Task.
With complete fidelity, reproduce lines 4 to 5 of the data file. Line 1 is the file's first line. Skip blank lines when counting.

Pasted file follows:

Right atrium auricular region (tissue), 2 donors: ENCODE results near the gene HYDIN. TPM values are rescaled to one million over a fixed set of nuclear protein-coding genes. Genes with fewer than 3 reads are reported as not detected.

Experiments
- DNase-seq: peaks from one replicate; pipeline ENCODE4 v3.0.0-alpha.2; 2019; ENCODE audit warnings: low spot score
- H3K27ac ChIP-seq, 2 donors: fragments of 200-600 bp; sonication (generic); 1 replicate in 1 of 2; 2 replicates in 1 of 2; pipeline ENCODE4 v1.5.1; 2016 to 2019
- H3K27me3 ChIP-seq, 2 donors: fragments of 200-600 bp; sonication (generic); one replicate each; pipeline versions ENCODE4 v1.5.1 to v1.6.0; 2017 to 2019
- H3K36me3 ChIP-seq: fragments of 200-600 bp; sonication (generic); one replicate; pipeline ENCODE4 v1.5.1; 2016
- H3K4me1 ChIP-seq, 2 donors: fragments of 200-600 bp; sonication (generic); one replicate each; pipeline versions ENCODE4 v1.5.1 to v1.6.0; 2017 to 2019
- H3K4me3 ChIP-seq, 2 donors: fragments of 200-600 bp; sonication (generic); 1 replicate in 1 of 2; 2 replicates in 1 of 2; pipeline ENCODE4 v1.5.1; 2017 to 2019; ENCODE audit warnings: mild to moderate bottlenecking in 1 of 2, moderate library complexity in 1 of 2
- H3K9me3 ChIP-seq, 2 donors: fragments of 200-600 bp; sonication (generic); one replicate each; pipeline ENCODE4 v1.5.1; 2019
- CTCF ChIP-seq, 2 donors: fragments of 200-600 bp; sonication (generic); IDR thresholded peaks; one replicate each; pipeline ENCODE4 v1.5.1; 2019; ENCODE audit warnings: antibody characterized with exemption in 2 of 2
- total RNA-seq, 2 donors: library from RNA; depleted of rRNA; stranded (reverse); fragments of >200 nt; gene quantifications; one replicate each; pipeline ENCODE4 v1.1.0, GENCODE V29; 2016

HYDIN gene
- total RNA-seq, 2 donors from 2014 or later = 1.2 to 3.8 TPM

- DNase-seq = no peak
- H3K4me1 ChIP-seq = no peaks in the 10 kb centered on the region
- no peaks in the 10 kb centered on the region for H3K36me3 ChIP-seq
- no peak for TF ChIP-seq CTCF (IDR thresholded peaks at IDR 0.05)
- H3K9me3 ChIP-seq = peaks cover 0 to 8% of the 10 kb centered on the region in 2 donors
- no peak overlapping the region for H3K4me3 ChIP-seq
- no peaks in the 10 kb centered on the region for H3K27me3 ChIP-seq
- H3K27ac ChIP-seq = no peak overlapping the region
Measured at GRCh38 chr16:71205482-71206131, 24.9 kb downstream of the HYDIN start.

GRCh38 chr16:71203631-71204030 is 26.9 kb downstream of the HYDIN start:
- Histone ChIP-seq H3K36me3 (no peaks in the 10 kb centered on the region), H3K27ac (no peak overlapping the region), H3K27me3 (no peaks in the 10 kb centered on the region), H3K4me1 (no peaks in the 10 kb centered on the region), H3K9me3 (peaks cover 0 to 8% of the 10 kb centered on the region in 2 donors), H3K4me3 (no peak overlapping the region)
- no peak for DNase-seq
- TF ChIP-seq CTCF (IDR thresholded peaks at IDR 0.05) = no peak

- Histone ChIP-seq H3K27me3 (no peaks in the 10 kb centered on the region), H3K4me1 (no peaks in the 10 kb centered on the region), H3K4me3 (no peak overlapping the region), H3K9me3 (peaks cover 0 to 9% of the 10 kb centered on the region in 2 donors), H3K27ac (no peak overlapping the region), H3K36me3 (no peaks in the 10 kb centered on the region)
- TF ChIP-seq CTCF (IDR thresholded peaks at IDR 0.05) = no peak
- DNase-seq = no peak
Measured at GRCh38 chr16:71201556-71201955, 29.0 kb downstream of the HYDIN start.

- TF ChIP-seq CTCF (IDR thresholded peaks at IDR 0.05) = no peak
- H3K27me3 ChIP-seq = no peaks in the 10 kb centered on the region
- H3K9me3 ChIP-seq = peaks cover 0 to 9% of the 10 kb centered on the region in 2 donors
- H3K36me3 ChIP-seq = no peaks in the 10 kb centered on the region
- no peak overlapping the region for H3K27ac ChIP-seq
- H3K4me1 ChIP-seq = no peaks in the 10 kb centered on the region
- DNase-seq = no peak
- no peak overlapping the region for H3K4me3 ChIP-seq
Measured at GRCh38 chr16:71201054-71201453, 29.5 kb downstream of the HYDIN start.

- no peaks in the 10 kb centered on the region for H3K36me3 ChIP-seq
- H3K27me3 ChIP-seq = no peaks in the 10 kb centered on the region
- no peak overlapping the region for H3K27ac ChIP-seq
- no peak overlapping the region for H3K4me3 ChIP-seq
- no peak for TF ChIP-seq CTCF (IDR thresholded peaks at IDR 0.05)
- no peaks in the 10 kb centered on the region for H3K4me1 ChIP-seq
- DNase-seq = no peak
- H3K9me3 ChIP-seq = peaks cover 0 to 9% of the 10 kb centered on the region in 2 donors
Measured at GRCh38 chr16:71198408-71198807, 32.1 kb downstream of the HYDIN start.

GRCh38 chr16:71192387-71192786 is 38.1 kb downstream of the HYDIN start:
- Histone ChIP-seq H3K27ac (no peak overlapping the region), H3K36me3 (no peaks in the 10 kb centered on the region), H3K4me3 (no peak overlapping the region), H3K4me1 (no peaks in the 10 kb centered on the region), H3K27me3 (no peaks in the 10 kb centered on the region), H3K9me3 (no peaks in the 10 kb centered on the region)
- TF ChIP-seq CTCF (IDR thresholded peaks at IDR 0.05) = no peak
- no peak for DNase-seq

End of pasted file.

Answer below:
- H3K27ac ChIP-seq, 2 donors: fragments of 200-600 bp; sonication (generic); 1 replicate in 1 of 2; 2 replicates in 1 of 2; pipeline ENCODE4 v1.5.1; 2016 to 2019
- H3K27me3 ChIP-seq, 2 donors: fragments of 200-600 bp; sonication (generic); one replicate each; pipeline versions ENCODE4 v1.5.1 to v1.6.0; 2017 to 2019